Dam Breaching is Too High a Price to Pay
by Dan Watkins
Idaho Farm Bureau, June, 2000
Most Idahoans support solutions that will lead to the recovery of the state's salmon runs. I know I do. However, I do not believe dam breaching and continued flow augmentation are visible solutions.
Idahoans have made a strong commitment to irrigated agriculture. That is why dam breaching advocates are trying to drive a wedge between us by asserting that if the lower Snake River dams are breached, eastern Idaho irrigators won't have to supply more water to flush smolts out to sea. The truth behind the proposal to breach the dams is that if the dams go, so must an additional one million-acre feet of easterrn Idaho's storage water.
Inaccurate and misleading assertion that portray dam breaching and flow augmentation as potential solutions to the salmon problem threaten not only Idaho's economy, but also the livelihoods of all Idaho farm families and the people who process and distribute agricultural products.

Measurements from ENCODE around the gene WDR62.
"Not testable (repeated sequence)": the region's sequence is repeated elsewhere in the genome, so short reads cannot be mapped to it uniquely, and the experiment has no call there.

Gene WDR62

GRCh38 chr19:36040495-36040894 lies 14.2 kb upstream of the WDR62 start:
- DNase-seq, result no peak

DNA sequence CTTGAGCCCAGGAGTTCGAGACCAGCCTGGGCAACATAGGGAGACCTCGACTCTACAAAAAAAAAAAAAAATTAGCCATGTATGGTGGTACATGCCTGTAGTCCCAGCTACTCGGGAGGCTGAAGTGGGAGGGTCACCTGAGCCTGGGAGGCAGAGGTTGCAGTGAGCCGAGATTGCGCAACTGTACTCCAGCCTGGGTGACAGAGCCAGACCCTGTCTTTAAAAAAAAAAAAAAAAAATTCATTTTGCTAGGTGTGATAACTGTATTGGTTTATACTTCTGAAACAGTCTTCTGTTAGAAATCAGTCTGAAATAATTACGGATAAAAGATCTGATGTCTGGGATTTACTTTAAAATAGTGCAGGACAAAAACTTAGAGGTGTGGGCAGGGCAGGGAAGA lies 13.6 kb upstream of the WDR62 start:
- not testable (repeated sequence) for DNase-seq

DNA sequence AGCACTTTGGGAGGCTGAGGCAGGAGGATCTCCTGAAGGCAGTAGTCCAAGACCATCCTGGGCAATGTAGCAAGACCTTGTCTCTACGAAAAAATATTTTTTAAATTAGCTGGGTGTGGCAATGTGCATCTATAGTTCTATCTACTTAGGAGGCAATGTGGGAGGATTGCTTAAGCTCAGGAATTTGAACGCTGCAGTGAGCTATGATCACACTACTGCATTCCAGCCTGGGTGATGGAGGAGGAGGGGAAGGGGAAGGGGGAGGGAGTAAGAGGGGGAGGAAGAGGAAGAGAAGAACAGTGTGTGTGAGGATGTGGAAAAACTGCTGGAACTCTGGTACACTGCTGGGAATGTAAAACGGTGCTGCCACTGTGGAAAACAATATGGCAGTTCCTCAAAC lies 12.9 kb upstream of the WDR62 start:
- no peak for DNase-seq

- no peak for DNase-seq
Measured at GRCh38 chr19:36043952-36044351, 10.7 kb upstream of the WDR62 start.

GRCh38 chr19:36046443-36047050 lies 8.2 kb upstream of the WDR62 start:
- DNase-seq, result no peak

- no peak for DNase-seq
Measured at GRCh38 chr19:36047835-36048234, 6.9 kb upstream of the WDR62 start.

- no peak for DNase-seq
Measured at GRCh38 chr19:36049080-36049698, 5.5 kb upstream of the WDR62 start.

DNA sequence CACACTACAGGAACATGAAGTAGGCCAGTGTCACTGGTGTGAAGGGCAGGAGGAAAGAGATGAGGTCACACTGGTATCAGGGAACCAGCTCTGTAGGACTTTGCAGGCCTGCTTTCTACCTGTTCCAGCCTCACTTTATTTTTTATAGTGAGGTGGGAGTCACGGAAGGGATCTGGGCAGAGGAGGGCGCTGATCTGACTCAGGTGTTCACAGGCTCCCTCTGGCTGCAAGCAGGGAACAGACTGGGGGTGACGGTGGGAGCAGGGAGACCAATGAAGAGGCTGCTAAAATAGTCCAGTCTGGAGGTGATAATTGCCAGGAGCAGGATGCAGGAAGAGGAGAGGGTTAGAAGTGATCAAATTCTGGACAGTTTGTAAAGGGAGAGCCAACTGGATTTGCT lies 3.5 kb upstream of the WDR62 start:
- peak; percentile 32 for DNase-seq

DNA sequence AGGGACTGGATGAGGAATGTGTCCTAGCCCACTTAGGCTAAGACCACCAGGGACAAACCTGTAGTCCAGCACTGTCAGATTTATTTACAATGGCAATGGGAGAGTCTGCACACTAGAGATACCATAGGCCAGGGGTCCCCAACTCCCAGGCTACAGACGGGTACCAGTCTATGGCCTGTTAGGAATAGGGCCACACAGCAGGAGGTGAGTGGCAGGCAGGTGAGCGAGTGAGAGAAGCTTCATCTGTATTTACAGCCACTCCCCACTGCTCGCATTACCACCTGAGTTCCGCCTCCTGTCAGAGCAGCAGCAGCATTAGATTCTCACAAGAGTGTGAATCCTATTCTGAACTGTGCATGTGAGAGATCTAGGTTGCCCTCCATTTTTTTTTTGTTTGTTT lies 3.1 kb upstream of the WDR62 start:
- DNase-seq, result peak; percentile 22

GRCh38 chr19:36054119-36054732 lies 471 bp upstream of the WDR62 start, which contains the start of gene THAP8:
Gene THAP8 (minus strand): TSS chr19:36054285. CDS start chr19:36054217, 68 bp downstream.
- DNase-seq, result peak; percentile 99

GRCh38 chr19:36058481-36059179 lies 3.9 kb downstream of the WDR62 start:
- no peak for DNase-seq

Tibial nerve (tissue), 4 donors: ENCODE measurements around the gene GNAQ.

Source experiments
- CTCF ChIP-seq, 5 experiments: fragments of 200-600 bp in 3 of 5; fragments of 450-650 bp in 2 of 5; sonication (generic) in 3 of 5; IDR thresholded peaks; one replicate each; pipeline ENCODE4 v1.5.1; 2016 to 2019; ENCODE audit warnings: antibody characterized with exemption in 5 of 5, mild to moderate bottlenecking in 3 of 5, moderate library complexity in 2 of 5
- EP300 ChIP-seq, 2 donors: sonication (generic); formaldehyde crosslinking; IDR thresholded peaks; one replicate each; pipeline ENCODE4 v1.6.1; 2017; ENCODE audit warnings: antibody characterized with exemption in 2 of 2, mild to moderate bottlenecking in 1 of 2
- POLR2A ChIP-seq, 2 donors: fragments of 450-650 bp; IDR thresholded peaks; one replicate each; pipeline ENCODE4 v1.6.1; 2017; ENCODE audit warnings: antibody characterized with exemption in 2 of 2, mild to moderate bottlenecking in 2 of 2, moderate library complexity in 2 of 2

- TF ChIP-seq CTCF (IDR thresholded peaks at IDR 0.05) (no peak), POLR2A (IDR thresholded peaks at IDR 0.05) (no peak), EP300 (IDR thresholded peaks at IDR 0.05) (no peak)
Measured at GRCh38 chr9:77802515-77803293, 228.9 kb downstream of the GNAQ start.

Mandated flow augmentation continues to be unrealistic and without scientific basis. Idaho has supplied more than 10 million acre-feet of water in the past five years and it has resulted in no measurable benefit to salmon. Taking an additional million acre-feet of Idaho water will dry up 600,000 acres of productive farmland, or 150 percent of all potato production acreage.
Tearing out dams will also result in an increase in power costs. Breaching these four dams could result in a 12 to 13 percent increase in wholesale power rates, a backbreaking blow to economically-strapped growers.
Dam breaching is a drastic option. There is no empirical evidence that shows it would recover fish populatioins. Salmon are already on the brink of extinction. Breaching takes a leap of faith that is not reasonable. Salmon recovery is a complex issue, and there is no silver bullet that will work.
We should support turbine modifications, fish screens, spillway modification, fish ladder and bypass improvements that will give the salmon a better chance of reaching the ocean as juveniles and returning to spawn as adults. Furthermore, funds for researching the ocean and estuary conditions, and the relationship between salmon and predators, including deep-sea commercial fishing, are in order.
The proposal to breach the four lower Snake River dams and augment flow with water that belongs to Idaho's farm families will devastate our state's economy, unravel the social fabric of our people, and bankrupt already struggling farm families. That is too high a price to pay for a plan that won't recover the salmon.
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